In 2004, two Houstonians came up with the city’s unofficial motto: Houston, It’s Worth It.
In a way, #hiwi is spoken in jest. We know this city has problems. The heat. The concrete. The mosquitos. The traffic.
But there is something else about Houston — something that has found its way into the hearts of so many people over the years, myself included. And that something has been on full display over the past few weeks, as the city rallied in the aftermath of Hurricane Harvey.
Houston is not my hometown. But it is my home.
Like many other people, I moved to Houston for reasons having little to do with the “appeal” of the city. I’ve talked about this before, but leaving Oklahoma, where I was born and raised, and moving to Houston in 2003 improved my life IMMEDIATELY. I met my husband here. I found a community here. I built a life here where I felt like I belonged.
Since then, I have considered Houston my home. It’s not where I was born, but it’s where I’m “from”, because the city has contributed so much to who I am today.
I have left the city a few times. In 2005 I moved to South Korea for three years. In 2015 I moved to the Netherlands for a year and a half. But it took leaving the first time for me to understand what Houston meant to me, and the second time, even though I was sad to leave Amsterdam, I knew I was going to someplace equally as special, a city that had a place in my heart.
People who aren’t from Houston or who have only traveled here from work don’t understand. I’ve always felt that part of my role as an expat (or Texpat, if you prefer) was to staunchly defend this town. My motto was less #HIWI and more #FYHA. Because unlike other cities in Texas, we aren’t really interested in trying to win people over. You either get it or you don’t.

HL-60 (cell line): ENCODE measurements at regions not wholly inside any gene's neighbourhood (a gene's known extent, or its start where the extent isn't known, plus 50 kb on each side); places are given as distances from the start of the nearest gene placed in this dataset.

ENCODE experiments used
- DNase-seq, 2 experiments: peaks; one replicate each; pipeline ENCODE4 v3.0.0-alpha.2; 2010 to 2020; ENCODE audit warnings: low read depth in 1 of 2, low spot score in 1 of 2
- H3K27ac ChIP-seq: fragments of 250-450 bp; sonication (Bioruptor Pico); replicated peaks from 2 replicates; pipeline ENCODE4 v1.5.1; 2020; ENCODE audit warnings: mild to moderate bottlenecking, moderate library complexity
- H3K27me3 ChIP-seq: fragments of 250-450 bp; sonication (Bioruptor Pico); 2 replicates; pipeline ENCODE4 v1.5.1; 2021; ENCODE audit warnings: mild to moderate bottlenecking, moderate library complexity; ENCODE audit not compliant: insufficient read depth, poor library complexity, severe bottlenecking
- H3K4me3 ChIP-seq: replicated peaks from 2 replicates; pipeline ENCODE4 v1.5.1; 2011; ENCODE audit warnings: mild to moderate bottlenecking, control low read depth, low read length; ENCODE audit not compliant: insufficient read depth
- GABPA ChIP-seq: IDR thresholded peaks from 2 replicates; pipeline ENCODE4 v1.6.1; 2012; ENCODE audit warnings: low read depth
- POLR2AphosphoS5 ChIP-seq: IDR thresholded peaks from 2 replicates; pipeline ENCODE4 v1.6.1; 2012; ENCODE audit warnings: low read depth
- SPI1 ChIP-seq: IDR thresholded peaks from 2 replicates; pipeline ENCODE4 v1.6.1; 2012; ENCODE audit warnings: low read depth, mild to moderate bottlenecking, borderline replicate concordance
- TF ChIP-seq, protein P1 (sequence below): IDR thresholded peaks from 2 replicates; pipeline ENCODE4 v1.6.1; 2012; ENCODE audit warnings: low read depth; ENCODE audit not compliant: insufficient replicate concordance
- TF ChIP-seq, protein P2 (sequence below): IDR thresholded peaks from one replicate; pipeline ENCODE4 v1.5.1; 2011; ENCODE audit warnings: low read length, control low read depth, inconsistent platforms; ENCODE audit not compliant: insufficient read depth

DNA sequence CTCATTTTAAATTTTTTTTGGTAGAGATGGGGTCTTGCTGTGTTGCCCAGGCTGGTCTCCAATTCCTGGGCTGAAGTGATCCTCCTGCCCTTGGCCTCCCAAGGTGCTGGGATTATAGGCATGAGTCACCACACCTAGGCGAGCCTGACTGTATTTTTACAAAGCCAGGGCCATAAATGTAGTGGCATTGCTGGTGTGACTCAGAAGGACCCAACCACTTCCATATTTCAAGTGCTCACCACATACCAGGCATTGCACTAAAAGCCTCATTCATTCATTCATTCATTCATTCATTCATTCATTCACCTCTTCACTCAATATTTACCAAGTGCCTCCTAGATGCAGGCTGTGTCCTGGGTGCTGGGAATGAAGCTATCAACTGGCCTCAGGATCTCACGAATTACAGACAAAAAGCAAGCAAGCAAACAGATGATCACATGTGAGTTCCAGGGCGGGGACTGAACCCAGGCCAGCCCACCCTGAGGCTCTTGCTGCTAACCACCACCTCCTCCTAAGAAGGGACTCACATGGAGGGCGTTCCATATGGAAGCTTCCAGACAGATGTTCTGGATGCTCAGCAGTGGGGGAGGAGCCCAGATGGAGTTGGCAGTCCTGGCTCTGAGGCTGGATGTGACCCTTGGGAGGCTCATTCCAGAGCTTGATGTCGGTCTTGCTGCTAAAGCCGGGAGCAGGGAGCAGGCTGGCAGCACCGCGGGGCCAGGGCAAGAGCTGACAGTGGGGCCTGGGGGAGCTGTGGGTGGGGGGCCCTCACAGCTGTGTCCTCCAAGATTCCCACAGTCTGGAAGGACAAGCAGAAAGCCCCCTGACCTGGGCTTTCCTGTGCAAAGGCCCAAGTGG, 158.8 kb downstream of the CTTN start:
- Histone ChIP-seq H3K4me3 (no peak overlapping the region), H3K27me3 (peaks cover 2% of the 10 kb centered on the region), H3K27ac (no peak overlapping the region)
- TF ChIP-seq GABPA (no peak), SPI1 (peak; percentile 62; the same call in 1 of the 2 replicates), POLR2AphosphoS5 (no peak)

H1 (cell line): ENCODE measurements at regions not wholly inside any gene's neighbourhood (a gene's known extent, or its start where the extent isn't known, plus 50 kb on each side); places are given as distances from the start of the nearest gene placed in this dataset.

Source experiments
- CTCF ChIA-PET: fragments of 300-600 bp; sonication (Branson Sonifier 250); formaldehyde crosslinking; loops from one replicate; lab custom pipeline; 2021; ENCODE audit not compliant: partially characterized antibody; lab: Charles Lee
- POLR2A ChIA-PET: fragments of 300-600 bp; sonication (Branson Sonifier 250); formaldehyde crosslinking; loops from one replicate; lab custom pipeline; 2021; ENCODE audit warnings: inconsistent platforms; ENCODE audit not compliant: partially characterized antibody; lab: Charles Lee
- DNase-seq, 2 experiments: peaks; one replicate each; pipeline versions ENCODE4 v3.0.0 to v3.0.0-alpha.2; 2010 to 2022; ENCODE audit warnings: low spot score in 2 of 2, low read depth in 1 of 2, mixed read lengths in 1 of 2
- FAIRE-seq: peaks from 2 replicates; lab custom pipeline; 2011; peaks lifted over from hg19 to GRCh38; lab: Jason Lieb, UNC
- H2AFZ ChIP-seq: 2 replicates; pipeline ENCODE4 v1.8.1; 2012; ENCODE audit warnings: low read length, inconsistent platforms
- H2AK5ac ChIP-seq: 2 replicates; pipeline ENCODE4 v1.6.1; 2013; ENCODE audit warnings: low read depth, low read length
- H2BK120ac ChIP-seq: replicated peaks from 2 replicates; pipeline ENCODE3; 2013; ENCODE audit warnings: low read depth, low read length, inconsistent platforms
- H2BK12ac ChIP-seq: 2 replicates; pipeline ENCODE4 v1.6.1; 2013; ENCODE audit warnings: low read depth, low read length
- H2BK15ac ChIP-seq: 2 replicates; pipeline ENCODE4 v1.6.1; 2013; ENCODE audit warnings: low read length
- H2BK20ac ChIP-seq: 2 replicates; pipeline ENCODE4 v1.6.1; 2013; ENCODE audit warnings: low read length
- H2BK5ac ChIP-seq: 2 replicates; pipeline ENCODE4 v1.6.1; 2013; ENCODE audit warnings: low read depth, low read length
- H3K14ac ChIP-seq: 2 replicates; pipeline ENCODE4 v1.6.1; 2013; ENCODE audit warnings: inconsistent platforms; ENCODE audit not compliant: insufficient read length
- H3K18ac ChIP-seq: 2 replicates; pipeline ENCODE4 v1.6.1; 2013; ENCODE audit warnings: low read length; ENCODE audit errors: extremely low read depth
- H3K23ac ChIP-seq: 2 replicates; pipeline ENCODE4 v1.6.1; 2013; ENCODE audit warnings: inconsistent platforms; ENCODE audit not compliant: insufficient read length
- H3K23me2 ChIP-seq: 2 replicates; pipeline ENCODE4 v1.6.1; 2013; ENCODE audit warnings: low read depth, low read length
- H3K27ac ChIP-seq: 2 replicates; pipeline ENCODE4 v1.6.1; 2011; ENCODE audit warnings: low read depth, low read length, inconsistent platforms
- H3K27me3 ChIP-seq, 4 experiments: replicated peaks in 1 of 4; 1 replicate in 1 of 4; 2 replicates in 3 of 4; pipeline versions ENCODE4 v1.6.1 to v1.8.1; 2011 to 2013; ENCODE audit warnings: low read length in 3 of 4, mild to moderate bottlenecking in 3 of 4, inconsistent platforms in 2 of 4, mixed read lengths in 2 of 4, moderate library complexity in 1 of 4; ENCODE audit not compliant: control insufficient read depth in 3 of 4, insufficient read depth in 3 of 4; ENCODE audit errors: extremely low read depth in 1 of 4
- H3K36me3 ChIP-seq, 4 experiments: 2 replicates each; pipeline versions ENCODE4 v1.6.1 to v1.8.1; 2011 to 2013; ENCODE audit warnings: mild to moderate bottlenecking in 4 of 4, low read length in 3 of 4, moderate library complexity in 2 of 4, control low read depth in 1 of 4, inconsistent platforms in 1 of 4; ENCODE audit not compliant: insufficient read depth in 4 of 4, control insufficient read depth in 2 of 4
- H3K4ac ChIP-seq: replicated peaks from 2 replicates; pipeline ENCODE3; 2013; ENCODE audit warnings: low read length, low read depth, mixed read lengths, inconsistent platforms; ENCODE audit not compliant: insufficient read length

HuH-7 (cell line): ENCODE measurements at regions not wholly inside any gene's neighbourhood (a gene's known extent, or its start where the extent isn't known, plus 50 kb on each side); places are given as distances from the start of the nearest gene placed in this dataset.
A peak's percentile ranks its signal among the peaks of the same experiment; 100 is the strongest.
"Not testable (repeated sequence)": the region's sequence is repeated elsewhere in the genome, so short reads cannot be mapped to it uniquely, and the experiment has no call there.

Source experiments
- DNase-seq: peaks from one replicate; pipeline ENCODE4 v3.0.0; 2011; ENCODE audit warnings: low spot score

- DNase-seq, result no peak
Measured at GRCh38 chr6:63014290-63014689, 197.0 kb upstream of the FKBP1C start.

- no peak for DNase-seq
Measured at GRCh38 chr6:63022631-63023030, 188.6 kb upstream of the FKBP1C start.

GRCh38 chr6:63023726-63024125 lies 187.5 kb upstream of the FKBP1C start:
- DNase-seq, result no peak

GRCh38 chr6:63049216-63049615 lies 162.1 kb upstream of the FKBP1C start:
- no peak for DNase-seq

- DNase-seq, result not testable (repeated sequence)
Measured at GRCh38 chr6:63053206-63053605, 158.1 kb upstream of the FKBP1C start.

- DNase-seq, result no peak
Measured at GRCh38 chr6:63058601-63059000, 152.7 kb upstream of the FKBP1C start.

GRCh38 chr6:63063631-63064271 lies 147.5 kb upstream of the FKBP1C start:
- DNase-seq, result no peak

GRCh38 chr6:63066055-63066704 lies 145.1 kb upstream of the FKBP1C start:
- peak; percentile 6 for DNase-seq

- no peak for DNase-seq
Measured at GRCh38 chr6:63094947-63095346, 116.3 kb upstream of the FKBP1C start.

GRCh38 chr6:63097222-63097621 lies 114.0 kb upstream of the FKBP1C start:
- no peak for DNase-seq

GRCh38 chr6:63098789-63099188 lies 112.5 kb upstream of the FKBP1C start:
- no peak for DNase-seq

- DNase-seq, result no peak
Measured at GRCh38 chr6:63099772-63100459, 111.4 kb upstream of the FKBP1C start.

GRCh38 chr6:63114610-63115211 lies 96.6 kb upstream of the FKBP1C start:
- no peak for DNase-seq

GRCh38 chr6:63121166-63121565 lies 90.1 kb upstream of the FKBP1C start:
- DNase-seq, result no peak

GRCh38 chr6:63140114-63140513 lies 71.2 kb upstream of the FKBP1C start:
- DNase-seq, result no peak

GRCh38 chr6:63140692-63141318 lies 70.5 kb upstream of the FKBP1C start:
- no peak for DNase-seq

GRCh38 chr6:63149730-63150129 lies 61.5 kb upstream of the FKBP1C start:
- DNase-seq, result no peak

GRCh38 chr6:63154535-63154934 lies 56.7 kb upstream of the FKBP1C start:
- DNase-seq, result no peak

Today feels like the first normal day in ages. Kids went back to school today, two weeks after what was supposed to be their original start date. The weather is cool and it hasn’t rained for days. Instead of working from home, my husband got up at 6 am and left for the office (though he’s working Downtown because his normal office out west is still under water).
As we start to rebuild and regroup, I am thinking about what the future holds for Houston. Will this city take the opportunity to reevaluate our growth and development and make changes for the better? Will the economic stability of Houston suffer as many people decide it’s not actually worth it to live here? Or will the spirit of this city, so publicly on display over the last few weeks, draw more of our ilk?
So many other people have written eloquent and loving tributes to this city. My feelings for Houston are so overwhelming that I don’t have the words right now to even articulate them. But what I can say is that I’ve never loved Houston more or been prouder of living here.
People across the world watched in disbelief as the people of Houston waded their way out of the storms, arm in arm. I always knew this city had it in her. Now the rest of the world knows too.